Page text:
Common side effects include diarrhea, fatigue, nausea and vomiting, poor appetite and weight loss, high blood pressure, hand-foot syndrome, and constipation. Less common but more serious side effects can include serious bleeding, blood clots, very high blood pressure, severe diarrhea, and holes forming in the intestines.

Lenvatinib (Lenvima)

Lenvatinib is another kinase inhibitor that helps block tumors from forming new blood vessels, as well as targeting some of the proteins in cancer cells that normally help them grow. It is typically used along with everolimus (see below) after at least one other treatment has been tried. The combination has been shown to help some people live longer. Lenvatinib is taken as capsules once a day.

Common side effects include diarrhea, fatigue, joint or muscle pain, loss of appetite, nausea and vomiting, mouth sores, weight loss, high blood pressure, and swelling in the arms or legs. Less common but more serious side effects can include serious bleeding, blood clots, very high blood pressure, severe diarrhea, holes forming in the intestines, and kidney, liver, or heart failure.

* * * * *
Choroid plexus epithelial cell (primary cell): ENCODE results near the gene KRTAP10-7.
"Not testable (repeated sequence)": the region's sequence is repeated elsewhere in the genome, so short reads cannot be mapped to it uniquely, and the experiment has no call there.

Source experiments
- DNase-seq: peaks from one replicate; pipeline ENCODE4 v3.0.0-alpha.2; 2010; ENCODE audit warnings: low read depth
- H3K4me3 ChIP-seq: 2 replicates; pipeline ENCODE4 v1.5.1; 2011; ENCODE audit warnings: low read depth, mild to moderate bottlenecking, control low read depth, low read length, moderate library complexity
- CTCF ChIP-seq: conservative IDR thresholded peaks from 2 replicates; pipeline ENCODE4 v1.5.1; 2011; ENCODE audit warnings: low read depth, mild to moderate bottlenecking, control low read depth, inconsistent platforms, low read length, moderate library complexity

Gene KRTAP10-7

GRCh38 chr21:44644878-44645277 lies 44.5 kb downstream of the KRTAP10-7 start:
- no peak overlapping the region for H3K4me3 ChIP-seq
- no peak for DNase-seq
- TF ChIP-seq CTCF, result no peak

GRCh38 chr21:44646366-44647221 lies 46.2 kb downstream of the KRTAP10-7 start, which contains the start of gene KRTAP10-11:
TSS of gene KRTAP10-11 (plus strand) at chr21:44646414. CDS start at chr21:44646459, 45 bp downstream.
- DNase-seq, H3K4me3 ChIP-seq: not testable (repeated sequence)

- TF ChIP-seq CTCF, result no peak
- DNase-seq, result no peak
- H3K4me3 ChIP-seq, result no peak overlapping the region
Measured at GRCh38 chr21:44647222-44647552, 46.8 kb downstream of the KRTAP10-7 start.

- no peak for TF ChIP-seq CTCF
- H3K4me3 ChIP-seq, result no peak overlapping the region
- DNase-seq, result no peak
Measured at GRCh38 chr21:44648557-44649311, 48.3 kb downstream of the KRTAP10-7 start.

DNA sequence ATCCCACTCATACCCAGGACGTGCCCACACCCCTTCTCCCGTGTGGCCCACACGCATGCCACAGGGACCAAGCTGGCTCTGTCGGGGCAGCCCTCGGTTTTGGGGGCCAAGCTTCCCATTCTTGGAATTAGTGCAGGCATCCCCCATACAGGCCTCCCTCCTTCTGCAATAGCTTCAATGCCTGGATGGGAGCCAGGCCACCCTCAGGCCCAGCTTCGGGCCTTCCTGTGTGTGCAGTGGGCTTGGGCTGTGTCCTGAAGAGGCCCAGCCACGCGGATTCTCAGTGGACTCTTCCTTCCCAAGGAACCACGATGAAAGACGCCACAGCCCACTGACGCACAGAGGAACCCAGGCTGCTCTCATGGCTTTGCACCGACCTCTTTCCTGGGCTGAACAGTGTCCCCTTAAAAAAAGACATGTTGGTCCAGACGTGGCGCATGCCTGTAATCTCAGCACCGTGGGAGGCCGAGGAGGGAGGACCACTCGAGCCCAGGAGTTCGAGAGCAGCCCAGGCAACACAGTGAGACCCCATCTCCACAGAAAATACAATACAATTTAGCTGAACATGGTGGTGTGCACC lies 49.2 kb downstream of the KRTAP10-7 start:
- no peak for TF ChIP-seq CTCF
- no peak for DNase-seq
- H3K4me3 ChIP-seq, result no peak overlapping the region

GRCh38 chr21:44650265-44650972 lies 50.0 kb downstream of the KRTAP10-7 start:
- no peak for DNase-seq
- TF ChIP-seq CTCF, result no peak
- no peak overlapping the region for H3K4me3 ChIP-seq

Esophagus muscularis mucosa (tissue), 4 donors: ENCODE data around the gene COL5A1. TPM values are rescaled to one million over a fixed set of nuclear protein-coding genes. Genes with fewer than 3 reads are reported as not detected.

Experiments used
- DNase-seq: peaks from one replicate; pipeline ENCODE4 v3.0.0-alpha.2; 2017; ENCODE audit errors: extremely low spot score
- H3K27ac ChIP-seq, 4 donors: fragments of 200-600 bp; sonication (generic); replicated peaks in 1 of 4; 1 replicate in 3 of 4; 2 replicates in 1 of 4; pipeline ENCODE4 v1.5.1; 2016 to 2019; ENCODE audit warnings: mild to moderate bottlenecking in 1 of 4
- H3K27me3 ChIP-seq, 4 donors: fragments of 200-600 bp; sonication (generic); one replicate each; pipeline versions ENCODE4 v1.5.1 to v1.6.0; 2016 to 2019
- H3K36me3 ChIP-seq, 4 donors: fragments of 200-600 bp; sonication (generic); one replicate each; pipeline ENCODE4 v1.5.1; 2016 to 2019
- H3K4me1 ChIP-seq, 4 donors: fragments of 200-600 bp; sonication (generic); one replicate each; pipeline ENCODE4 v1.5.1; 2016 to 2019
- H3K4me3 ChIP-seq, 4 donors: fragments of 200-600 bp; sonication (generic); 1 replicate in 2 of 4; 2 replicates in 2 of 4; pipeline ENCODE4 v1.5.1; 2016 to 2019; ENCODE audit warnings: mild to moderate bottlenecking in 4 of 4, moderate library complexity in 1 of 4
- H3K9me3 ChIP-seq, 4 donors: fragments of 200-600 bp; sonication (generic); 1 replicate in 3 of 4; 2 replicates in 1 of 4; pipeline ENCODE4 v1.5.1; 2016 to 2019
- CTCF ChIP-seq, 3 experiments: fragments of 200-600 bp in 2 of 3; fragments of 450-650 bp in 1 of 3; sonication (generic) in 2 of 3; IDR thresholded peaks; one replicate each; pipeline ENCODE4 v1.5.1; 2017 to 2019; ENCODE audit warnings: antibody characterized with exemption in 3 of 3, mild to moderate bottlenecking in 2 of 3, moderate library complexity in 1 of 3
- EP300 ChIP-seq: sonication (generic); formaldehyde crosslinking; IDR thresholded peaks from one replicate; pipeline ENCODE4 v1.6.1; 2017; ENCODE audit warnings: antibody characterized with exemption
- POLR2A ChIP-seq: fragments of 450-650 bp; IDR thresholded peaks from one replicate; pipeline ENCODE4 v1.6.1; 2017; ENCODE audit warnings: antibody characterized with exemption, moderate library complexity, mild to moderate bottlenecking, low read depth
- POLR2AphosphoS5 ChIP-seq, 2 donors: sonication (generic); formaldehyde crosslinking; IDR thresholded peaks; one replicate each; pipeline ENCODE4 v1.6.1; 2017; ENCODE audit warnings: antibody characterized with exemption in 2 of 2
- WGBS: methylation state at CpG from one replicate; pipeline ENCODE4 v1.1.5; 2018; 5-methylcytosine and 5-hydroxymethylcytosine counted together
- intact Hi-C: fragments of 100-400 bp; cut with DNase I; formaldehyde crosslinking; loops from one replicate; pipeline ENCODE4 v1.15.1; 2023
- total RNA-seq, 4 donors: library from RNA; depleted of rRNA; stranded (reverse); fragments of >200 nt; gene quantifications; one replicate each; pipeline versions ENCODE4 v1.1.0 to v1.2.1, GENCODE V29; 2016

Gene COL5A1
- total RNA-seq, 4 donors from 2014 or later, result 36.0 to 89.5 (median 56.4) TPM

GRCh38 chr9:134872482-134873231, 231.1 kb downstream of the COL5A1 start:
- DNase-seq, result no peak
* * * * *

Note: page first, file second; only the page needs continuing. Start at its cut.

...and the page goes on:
Bevacizumab (Avastin)

Bevacizumab is an IV drug that works by slowing the growth of new blood vessels. It may help some people with kidney cancer when used with interferon-alfa.

More common side effects include high blood pressure, tiredness, and headaches. Less common but possibly serious side effects include bleeding, blood clots, holes forming in the intestines, heart problems, and slow wound healing.

Axitinib (Inlyta)

Axitinib also inhibits several tyrosine kinases involved in the formation of new blood vessels. It can be used by itself after at least one other treatment has been tried, or it can be used with certain immunotherapy drugs, like pembrolizumab or avelumab, as the first treatment for people with advanced kidney cancer. Axitinib is taken as a pill twice a day.